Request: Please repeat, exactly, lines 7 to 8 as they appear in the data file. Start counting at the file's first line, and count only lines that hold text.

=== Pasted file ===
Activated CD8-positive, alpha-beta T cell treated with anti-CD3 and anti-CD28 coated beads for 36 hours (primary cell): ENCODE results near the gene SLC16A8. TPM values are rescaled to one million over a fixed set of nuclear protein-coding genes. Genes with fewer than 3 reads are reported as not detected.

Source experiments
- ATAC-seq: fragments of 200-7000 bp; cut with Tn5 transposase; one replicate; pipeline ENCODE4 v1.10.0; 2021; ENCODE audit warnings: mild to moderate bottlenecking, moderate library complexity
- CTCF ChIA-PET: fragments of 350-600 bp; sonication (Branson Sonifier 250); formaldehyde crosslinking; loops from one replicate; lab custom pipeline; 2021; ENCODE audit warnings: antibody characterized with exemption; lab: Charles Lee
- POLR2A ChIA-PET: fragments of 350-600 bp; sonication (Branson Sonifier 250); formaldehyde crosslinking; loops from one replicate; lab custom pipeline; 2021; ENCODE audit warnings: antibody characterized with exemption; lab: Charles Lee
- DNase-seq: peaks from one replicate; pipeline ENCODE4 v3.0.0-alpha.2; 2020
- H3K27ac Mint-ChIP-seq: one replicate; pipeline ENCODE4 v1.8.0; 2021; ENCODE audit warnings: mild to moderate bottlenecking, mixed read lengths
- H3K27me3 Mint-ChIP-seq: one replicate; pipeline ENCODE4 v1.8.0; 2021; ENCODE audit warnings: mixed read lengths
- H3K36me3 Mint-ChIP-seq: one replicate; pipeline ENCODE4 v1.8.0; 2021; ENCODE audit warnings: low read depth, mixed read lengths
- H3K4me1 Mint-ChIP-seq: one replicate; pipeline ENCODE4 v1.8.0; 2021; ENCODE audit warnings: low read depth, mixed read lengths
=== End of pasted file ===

- H3K27ac Mint-ChIP-seq: one replicate; pipeline ENCODE4 v1.8.0; 2021; ENCODE audit warnings: mild to moderate bottlenecking, mixed read lengths
- H3K27me3 Mint-ChIP-seq: one replicate; pipeline ENCODE4 v1.8.0; 2021; ENCODE audit warnings: mixed read lengths